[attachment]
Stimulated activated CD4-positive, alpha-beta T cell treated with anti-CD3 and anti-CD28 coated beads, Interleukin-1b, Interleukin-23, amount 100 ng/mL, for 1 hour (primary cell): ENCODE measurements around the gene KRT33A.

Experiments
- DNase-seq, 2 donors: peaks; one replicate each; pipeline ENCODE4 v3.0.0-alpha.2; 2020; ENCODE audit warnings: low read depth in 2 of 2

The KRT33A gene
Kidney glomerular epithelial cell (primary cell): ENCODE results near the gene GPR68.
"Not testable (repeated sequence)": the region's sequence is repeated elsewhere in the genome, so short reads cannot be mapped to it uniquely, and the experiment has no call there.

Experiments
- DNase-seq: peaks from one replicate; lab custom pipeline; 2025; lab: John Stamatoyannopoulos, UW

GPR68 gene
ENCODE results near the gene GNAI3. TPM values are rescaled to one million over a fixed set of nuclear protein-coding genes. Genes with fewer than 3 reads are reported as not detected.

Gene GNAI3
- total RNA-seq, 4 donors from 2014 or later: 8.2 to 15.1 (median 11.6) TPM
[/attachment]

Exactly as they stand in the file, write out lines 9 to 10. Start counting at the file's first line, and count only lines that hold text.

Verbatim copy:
GPR68 gene
ENCODE results near the gene GNAI3. TPM values are rescaled to one million over a fixed set of nuclear protein-coding genes. Genes with fewer than 3 reads are reported as not detected.